Letters to the editor: June 17

June 17, 2014 

Ad misleading; Lexington hospital is not being sued

A recent issue of the Lexington Herald-Leader featured an advertisement from the law firm of Hare Wynn Newell & Newton soliciting clients for claims against St. Joseph Health System for unnecessary cardiac procedures including heart stents and pacemakers.

The advertisement refers to a recent Department of Justice settlement by St. Joseph Hospital London for $16.5 million.

The cardiology departments of the St. Joseph Hospitals in Lexington operate independent of the cardiology department in London and were in no manner involved in the activities leading to the DOJ settlement.

In fact, for the past two years St. Joseph Main Hospital has hired an outside review service to evaluate cases from all physicians performing cardiac procedures. These reviews have revealed no significant problem with appropriateness of coronary stents.

In my personal review of cases, all procedures received the highest rating of "appropriate." I challenge all physicians in procedure- oriented practices to subject themselves to similar review.

The advertisement refers to St. Joseph Health System and does not specifically refer to London. This misleads the reader into associating the cardiology practices in Lexington with the former practice in London.

The cardiologists practicing at St. Joseph in Lexington are the area leaders in quality cardiac care, technological advances and clinical research.

We refuse to sit quietly as our practice is being mischaracterized by a profit-seeking law firm.

Mike Schaeffer, M.D.


Department of Cardiovascular Services

St. Joseph Main Hospital


Less money in sports

Good for University of Kentucky President Eli Capilouto. He is willing to buck the big sport's deep pockets and tell it like it is. We have put enough money into sports and not enough in other places where it's needed.

Maybe Capilouto and Mayor Jim Gray and their staffs would like to donate a portion of their large salaries to renovate Rupp. Renovate professors' incomes, dorms, school buildings and roads instead.

Sharon McGuire


City planning a farce

After reading the June 2 article about the widening of Leestown Road past New Circle Road, I have some concerns.

After living in Lexington for 60 years, I would like to know why — in the 21st century — it's so much more important to widen Leestown Road past New Circle Road when West Main Street is a one-lane road coming into and leaving the city?

Considering that every other route is more than one lane — for example, East Main Street, North and South Broadway, Newtown Pike and Nicholasville Road — it's obvious our city's planning is a farce.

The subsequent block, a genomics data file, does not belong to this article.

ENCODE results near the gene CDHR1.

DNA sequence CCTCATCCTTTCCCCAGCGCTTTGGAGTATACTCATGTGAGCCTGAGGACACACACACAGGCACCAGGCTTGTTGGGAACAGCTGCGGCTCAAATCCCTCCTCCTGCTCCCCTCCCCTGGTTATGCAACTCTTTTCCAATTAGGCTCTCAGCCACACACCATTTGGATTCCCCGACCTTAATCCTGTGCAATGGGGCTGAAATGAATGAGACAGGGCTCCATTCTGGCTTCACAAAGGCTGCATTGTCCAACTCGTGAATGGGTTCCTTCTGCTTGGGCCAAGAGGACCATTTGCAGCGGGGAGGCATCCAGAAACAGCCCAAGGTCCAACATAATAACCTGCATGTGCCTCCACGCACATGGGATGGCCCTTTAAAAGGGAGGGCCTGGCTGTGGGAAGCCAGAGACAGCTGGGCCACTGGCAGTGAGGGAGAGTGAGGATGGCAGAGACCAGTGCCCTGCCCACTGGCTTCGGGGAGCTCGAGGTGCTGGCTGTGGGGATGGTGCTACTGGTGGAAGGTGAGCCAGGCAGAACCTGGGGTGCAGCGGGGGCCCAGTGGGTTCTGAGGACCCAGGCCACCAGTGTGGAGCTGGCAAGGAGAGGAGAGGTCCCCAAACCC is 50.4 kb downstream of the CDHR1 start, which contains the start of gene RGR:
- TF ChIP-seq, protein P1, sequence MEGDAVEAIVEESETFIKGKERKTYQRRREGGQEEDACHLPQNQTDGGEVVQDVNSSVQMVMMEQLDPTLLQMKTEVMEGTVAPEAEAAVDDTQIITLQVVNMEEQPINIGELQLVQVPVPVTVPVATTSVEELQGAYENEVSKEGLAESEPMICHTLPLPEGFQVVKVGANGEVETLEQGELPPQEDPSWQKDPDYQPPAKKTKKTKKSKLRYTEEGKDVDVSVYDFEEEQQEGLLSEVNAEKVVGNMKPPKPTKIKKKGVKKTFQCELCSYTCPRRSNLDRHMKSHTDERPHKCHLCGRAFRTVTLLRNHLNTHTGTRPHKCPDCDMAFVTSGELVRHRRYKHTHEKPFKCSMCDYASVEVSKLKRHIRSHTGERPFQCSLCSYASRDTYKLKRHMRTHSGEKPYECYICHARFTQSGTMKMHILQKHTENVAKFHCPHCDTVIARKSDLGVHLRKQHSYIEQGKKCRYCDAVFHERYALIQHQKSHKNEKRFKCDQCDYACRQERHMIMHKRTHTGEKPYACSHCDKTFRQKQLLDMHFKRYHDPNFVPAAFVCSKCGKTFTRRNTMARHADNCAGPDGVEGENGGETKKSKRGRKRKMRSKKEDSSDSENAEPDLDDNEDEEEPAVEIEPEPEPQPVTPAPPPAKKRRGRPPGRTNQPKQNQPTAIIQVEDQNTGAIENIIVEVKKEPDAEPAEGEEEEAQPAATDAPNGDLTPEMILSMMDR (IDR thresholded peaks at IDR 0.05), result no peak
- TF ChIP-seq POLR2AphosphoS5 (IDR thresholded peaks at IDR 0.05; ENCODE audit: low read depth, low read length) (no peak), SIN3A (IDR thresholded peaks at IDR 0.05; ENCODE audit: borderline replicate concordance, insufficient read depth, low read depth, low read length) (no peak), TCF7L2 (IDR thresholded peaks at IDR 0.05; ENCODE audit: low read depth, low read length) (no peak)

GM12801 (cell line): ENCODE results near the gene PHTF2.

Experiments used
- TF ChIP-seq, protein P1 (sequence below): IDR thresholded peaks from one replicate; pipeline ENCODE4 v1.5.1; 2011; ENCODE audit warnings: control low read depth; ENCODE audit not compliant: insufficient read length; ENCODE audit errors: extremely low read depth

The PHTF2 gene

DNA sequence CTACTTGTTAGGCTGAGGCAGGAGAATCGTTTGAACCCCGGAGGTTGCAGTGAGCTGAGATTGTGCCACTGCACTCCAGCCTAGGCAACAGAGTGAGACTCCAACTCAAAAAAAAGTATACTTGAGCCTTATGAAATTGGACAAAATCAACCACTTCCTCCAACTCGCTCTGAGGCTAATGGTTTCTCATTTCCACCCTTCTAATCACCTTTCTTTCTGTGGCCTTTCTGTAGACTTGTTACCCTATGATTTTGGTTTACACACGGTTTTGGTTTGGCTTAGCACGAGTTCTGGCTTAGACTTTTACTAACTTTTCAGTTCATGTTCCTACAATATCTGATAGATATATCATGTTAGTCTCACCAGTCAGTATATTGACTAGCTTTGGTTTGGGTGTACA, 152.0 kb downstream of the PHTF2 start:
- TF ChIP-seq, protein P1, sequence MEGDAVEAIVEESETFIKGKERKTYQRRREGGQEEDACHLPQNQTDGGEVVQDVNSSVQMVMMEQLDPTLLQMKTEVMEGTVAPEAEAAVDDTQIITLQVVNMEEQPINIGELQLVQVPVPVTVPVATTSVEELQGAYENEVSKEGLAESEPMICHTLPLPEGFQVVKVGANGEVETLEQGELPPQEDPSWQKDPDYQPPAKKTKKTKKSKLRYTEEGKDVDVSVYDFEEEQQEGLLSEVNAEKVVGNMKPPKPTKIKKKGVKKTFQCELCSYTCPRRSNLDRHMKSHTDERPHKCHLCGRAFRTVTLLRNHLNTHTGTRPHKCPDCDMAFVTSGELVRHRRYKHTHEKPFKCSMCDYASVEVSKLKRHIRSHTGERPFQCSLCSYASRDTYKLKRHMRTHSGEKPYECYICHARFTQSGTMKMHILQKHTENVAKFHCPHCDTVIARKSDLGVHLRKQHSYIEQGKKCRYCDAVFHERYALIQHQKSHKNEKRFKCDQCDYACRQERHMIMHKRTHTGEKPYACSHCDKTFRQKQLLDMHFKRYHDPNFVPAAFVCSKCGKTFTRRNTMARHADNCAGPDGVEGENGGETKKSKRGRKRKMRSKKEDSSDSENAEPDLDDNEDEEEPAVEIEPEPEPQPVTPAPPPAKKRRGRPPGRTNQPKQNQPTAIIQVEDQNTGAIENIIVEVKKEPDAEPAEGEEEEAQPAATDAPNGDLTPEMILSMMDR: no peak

Why has a traffic light not been placed at West Main Street and Price Road? The only light on West Main Street between Oliver Lewis Way and Forbes Road is at Buchanan Street.

Also, why isn't there a hospital north of Main Street or in the west end of Lexington? I assume citizens of the north and west ends of this city don't exist to citizens of the east and south ends.

Wasn't New Circle Road meant to be a limited-access highway? I have traveled highways from state to state, and I think North New Circle is the worst example of city planning I have ever seen.

Will West Main Street still be an old country road in 2114?

Len Vickers


Keller a great loss

I first met Justice James Keller in the summer of 2000, as a volunteer for his campaign to the Kentucky Supreme Court.

One afternoon in campaign headquarters, I was stuffing envelopes, and Keller and I began a conversation. He learned I had just graduated from the University of Kentucky and would be starting law school in the fall.

Immediately he told me I could be a summer law clerk for him after I finished my first year of law school. Without knowing anything about me, he provided me with an excellent opportunity to study and learn the law.

Three years later, in a Fayette County courtroom named after him, in a private swearing-in ceremony attended by my parents, Justice Keller gave me the oath and I officially became an attorney.

Years later, when I decided to run for office, he wrote a letter to the editor endorsing my candidacy, without me even asking. His kind words and support still touch me to this day. I was, and am, forever thankful for the learning experience, his friendship and support over the years. Kentucky has not only lost a great jurist but a truly great man.

Kungu Njuguna


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